Challenge your competitor

We all know the McWhopper offer from Burger King to McDonald’s. The United Nations has a day dedicated to world peace – September 21 is declared by the UN as World Peace Day, when there is an absence of war and violence, and even temporary ceasefire in combat zones for humanitarian aid access.

Burger King wants to meet McDonald’s midway between Chicago (McD HQ) and Miami (BK HQ) in Atlanta. Burger King has proposed a one-day pop-up burger store, where patrons #SettleTheBeef not with money but with tray mat truces.

No wonder the social media has been abuzz with excitement – the Burger King tweet saw 41,000 retweets.

McDonald’s quickly rebuffed the offer with a suggestion that next time a simple phone call might do the trick. This was a gambit which McDonald’s would have lost either ways. By accepting the offer, McDonald’s would have ceded the upper hand in burger wars to Burger King, and by rejecting it, it would have been seen as an unsure big brother. The rejection from McDonald’s though did not put an end to the event. Two more burger chains have offered to replace McWhopper with a mutant version of their burgers. Krystal, an Atlanta-based chain that makes square burgers, wants to make tiny square whoppers. Denny’s, another chain of burgers, tweeted to make ‘Slampers’ with Burger King, the tweet found over 2,000 people either retweeting or marking the tweet as favourite.

Burger King, which was trolling McDonald’s, is now being trolled by others. By September 21, the Burger War may actually seek a peace negotiator.

Burger King is clever, so is Jaguar in Hong Kong. Jaguar is launching its new XE range of cars. They created a campaign called ‘Know no rules’. Jaguar has been an aggressive marketer and has been taking on its competitors aggressively. In Hong Kong, to build up for the launch, they put Mercedes, BMW and Audi in Jaguar-branded caves to generate interest in the new model of the car. The user-generated conversation on this stunt on Instagram alone has made the activity worth the brand’s effort. Today, the connected individuals are constantly creating content that brands can tap into to further their interest. By pandering to the camera-totting, instagramming young audience, Jaguar XE has connected with the younger mindset.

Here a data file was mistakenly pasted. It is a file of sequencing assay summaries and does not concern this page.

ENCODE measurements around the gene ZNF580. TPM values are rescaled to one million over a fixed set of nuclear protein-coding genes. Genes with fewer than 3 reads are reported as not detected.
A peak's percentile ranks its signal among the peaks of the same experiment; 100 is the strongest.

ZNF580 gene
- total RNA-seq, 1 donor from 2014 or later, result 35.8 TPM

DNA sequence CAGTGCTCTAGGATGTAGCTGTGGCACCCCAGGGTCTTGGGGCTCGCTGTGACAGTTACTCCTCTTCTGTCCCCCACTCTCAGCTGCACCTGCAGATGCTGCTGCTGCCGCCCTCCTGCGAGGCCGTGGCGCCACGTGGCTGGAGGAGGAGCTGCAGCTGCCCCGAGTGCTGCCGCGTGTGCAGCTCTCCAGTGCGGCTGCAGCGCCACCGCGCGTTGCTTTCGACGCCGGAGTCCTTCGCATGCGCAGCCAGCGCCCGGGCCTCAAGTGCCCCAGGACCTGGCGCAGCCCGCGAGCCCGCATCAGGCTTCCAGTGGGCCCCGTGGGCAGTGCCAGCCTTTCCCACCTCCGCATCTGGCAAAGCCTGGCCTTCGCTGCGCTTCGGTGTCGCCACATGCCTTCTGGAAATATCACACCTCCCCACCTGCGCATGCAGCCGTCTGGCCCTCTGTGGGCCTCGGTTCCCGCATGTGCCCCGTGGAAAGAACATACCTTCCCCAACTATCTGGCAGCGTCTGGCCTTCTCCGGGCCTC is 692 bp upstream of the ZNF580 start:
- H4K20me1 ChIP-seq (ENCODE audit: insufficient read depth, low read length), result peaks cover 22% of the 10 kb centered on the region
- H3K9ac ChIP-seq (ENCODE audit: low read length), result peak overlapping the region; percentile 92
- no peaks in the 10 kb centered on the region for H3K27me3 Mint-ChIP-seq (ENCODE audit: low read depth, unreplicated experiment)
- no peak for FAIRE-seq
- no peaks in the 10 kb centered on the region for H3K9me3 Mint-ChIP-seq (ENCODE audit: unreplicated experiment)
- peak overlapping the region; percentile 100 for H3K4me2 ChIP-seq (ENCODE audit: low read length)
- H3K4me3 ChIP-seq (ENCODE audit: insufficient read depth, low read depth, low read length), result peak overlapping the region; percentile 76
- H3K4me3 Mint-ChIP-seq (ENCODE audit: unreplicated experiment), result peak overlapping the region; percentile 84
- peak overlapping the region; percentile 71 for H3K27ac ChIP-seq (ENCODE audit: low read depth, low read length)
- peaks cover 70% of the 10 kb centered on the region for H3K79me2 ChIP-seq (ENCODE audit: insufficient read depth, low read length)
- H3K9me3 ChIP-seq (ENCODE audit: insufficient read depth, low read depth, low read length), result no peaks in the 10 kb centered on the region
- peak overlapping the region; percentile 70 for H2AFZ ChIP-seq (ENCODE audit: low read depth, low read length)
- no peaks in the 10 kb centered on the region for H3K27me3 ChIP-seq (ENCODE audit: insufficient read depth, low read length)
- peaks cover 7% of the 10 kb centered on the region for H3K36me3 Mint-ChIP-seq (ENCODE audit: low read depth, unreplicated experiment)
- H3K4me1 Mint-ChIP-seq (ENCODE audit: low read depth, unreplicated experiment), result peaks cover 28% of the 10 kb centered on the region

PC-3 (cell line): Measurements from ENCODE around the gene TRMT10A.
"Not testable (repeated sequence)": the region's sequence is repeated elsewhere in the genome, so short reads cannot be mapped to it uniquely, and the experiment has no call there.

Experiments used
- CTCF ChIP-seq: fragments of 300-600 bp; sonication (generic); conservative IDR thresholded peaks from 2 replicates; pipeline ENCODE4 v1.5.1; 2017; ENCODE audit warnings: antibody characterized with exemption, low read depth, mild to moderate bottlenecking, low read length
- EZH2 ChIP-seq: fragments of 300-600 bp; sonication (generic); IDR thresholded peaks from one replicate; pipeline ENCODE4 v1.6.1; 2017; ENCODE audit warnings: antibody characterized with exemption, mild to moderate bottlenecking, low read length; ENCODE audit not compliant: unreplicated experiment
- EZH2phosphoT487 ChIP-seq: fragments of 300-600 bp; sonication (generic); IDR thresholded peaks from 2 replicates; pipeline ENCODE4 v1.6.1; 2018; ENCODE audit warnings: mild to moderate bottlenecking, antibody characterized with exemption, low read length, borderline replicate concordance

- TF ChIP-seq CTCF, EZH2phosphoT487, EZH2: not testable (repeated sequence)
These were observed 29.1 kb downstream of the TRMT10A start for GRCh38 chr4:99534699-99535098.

Closer home, Sunfeast Yippee Noodles created a series of videos saying ‘Absolutely Tasty, Absolutely Safe’, highlighting how Yippee is the right noodle today. The series of ads touch upon how the noodles are made and tested to why food can have traces of lead. At a time when consumers are grappling with Maggi’s disappearance from stores and trying to find a replacement, these ads could have been far more engaging and edgy. What the brand made was almost like sales detailers that retailers would be forced to watch. If Burger King and Jaguar could do what they did to McDonald’s and BMW, Yippee could have done to Maggi.

Times have changed; consumers connect with brands differently now. They like the brands to be far more human like, have some rough edges to their personality, have a sense of humour that they should display. Consumers don’t like the brands to take pot shots at competitors, but a healthy challenge is something that they always look up to, and enjoy.

McWhopper is not happening; we can do with the Yippee-Maggi saga for a while.

Original published here:

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